Visit by Prime Minister Fidel Castro to the Soviet Union.

Undersecretary Johnson reported that, apparently, the purpose of Mr. Castro’s trip to the Soviet Union was to “inject new life” into the alliance between both countries. He notes that it is a triumph for the Soviet Union that Prime Minister Khrushchev has obtained Castro’s support in relation to the existing dispute between his country and Communist China and, in relation to this point, he stressed the importance that was given, during the conversations that both prime ministers had, to “coexistence,” in relation with other affairs that were only loosely touched upon. He gave Laos as an example. That, even so, the North American government harbors serious doubts about Castro’s intention to tie himself totally to the political line followed by the Soviet Union. He concedes great importance to the fact that the Soviet Union, in referring to Prime Minister Castro, talks of the “First Secretary of the Communist Party of Cuba” and he adds that this type of conduct is similar to the one that the Soviet Union has followed in relation to other socialist countries. It seems, he said, [that] it is about giving more importance to the “Party” than the “person” of Fidel Castro. By way of a comment he added that he would not be surprised if in the more or less near future the Soviet Union tried to get rid of Castro. At the same time, he gives a lot of importance to the fact that it wants to continue, in Cuba, the same policy that it is observed in other socialist states, that is to say, specialize each of them in a certain activity, production, industry, etc. In the case of Cuba, he said, the only product that was spoken about during the talks was sugar. At no point is the possibility of establishing industries of any kind mentioned. As a result, he indicated that Cuba remains limited to the role of producing primary materials, in this case, sugar. He finished this chapter indicating that Khrushchev’s triumph had amounted to presenting Castro to the world as an example of the good results of his policy.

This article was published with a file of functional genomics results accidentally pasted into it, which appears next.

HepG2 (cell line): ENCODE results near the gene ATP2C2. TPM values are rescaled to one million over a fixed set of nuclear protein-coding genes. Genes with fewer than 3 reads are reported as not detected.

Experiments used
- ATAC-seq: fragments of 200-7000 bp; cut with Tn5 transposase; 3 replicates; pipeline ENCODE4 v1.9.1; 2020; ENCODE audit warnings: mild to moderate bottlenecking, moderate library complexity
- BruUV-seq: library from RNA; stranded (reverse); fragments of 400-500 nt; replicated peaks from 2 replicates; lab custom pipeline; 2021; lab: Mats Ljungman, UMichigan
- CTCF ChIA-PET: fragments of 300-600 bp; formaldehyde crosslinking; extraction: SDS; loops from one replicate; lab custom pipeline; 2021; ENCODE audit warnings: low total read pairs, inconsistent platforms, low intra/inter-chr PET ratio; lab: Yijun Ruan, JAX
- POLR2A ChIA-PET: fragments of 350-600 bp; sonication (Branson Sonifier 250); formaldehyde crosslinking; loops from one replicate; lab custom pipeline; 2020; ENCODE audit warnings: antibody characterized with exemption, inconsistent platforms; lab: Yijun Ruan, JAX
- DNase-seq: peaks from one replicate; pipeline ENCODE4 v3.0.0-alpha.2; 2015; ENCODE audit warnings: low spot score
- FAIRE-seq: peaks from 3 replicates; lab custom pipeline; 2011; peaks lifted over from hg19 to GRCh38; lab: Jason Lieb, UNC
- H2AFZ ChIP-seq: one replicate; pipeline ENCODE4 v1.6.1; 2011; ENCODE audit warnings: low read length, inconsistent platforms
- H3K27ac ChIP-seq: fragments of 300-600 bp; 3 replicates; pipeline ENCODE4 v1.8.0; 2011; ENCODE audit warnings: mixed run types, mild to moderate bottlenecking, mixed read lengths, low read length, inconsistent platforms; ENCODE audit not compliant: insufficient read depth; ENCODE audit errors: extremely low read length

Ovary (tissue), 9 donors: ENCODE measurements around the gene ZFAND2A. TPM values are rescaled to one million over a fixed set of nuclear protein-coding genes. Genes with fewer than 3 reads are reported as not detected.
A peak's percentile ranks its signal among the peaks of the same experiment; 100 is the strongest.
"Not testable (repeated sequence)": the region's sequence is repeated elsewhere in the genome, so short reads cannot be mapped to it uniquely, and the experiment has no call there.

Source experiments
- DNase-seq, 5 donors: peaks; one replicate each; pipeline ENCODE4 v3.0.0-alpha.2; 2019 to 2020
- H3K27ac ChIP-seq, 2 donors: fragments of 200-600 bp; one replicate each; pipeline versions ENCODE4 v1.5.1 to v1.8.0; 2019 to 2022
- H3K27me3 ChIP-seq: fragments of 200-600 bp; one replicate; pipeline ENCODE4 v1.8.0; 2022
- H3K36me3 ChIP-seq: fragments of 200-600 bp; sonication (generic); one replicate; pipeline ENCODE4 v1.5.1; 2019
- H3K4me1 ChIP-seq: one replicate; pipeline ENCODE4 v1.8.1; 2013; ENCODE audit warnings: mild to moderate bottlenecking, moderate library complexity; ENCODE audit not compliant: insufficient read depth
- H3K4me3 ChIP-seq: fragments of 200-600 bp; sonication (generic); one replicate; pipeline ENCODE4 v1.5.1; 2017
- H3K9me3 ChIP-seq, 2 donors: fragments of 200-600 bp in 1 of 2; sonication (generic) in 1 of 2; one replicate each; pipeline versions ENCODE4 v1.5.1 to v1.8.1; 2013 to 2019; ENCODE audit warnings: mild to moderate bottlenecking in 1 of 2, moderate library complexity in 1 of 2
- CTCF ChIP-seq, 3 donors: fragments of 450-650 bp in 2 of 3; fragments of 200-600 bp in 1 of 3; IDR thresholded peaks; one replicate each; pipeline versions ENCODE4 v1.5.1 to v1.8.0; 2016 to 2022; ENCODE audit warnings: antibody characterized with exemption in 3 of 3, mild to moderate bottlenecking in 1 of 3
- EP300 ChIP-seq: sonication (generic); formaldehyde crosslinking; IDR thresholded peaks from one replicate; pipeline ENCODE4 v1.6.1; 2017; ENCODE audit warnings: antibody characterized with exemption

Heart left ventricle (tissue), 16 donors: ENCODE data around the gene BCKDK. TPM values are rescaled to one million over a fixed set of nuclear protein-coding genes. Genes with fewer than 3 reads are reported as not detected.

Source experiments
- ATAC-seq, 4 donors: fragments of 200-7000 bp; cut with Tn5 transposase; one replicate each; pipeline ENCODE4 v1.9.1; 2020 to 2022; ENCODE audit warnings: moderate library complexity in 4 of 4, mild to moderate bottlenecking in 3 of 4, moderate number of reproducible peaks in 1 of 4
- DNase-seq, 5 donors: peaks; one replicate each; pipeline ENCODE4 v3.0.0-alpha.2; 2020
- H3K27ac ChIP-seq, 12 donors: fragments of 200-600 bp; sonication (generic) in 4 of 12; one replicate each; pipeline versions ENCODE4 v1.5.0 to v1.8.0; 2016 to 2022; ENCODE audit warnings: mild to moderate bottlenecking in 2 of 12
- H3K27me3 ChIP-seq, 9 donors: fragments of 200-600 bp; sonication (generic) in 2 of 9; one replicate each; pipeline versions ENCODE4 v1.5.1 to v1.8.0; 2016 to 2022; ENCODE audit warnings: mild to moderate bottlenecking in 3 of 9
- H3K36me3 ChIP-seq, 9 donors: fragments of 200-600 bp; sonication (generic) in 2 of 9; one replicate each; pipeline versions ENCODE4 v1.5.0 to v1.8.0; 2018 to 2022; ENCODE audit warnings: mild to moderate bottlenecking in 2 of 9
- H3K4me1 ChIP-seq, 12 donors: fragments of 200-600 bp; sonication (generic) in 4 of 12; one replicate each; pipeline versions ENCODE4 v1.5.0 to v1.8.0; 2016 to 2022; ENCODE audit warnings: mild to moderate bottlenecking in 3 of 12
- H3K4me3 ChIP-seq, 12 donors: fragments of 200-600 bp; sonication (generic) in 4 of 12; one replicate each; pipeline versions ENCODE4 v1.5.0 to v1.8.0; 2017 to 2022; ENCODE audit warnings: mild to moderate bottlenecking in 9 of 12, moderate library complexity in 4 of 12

Internal Situation in Cuba.